Living in a box
“The policy of housing such a large number of asylum seekers in a poverty-ridden area where people are already struggling to survive has come under attack.”
– The Hindu.
High Riser consists of four pieces of art that question the way the current approach to refugees depersonalises the individuals involved.
On a wider level, it also criticises the poverty and blandardisation of social housing in the tower block.
The ‘Unite d’Habitation’ was first built in Marseilles in France between 1946-52 in order to house people made homeless by the war. There were 23 types of apartment, from studio to family sized; there was a school, crèche, shops, a cinema and other public services, all contained in a 12 storey building.
Unfortunately, it inspired most city planners around Europe principally because of its low cost.
Often, all that remained of the idea was an oversimplified, quick-fix version, providing buildings with no adequate community facilities, making poor housing conditions worse.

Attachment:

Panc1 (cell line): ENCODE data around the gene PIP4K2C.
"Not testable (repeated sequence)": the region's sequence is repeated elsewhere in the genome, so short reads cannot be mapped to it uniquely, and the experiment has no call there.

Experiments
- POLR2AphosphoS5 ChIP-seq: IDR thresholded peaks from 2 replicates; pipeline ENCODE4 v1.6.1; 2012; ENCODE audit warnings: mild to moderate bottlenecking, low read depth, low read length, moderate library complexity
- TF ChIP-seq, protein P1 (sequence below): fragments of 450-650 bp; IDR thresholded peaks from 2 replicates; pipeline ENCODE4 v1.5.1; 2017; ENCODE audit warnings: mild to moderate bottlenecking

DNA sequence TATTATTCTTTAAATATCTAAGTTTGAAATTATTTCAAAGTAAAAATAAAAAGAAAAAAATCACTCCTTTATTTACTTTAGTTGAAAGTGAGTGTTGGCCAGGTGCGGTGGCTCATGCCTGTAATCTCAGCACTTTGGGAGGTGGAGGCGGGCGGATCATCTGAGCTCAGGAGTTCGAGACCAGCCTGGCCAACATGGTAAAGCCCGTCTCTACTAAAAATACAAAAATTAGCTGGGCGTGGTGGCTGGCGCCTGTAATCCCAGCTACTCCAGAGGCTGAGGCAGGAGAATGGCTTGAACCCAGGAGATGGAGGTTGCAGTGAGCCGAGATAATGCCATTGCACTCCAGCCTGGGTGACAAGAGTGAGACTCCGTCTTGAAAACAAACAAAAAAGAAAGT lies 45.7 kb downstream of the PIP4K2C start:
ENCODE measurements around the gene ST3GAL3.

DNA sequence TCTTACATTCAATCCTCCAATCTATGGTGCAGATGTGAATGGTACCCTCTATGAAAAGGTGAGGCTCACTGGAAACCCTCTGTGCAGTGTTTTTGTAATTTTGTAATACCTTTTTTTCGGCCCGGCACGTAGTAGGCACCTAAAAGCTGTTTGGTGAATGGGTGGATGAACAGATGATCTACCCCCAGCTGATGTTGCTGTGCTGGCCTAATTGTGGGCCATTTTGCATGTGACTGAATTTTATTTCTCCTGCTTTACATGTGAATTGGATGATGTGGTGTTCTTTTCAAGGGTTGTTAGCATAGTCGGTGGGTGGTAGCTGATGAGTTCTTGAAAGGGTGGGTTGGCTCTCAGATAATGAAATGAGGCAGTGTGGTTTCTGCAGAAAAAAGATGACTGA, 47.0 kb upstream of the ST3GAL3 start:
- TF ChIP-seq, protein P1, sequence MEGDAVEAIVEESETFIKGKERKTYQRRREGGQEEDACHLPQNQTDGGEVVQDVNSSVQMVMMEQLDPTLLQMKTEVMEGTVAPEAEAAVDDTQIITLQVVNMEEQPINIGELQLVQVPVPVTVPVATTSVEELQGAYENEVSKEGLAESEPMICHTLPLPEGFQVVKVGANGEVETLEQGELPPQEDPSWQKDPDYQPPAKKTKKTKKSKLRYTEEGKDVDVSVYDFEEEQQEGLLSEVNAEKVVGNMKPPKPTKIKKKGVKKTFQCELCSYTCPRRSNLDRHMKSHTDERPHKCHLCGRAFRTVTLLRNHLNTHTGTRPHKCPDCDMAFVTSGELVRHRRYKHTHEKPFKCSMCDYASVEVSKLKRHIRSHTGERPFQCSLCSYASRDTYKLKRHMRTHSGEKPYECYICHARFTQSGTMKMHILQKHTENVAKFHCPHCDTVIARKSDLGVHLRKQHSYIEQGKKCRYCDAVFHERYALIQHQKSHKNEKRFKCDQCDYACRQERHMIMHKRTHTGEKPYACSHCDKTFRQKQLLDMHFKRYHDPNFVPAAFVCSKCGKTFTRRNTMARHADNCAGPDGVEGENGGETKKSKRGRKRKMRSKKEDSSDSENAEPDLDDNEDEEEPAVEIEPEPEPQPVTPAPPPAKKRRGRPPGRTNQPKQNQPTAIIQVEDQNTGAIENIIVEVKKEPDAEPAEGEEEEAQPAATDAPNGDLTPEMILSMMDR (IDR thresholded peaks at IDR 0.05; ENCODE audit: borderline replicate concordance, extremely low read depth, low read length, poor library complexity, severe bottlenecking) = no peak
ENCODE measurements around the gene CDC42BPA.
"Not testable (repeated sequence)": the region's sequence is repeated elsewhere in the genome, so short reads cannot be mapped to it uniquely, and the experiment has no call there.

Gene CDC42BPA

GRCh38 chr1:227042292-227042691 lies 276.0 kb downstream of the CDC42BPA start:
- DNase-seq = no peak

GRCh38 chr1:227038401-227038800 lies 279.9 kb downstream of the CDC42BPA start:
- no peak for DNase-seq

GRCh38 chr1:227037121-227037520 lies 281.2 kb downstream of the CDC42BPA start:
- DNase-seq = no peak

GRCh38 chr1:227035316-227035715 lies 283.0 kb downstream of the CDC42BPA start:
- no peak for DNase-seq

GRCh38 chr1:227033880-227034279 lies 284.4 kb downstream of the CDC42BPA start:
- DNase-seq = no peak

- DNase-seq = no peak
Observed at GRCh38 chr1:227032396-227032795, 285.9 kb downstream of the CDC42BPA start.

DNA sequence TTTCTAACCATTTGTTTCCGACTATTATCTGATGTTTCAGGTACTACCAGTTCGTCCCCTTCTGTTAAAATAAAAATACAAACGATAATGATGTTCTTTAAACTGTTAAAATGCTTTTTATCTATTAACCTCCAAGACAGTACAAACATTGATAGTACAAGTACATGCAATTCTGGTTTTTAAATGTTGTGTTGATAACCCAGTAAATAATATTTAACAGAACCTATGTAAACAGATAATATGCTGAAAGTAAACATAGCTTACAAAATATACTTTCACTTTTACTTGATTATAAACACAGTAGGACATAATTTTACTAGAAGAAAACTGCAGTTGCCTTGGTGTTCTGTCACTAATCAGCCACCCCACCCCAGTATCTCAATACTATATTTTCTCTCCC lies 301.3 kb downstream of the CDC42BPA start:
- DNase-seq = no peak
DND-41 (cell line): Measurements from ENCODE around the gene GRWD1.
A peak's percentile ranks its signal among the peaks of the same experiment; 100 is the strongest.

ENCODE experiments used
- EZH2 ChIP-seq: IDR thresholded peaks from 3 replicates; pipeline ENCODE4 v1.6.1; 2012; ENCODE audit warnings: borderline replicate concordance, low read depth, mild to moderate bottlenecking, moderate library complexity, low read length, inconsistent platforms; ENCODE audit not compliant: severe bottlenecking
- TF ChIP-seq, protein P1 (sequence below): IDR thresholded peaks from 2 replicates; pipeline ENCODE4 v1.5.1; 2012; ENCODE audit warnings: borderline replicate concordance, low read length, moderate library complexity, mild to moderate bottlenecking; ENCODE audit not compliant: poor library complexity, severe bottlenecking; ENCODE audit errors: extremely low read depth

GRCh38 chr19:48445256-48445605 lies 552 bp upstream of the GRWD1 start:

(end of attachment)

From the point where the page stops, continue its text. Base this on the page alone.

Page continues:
MacKinnon Day’s background in the area drew her to Sighthill in Glasgow, where she conducted 76 interviews with refugees living in flats previously earmarked as uninhabitable.
The first piece is Indelible. It consists of seventy six panels with the hand-written name and occupation of an individual in each one. The layout mimics the grid structure of the tower block.
The words emphasise the individuals: teachers, doctors, shop workers, grocers, from Iraq, Afghanistan, Ghana… highly skilled professionals – not beggars and benefit scroungers.
Paris Green and Misty Blue are deconstructions of the mass-produced, cheap as possible “starter kits” of goods issued to asylum seekers on arrival in Sighthill. The names give the lie to the functionalism of the objects. And by keeping within the grid system MacKinnon Day underlines how bland and impersonal these goods are.
Moving Box, the last piece, is a 10 minute video film taken inside a lift in one of the blocks.
It’s like being in cell. The door opens to reveal blurry white walls and the muffled voices of people you’ll never see. The door closes to reduce your field of view to a small window with a big cigarette burn on it. You never see anyone else. And the repetition of colour and shape give you an uneasy sense of what it might possibly be like to be trapped in a system that literally boxes you in.
High Riser by Patricia MacKinnon Day. Part of Naked Spaces (location 3) at the Gallery of Modern Art, Glasgow, until May 19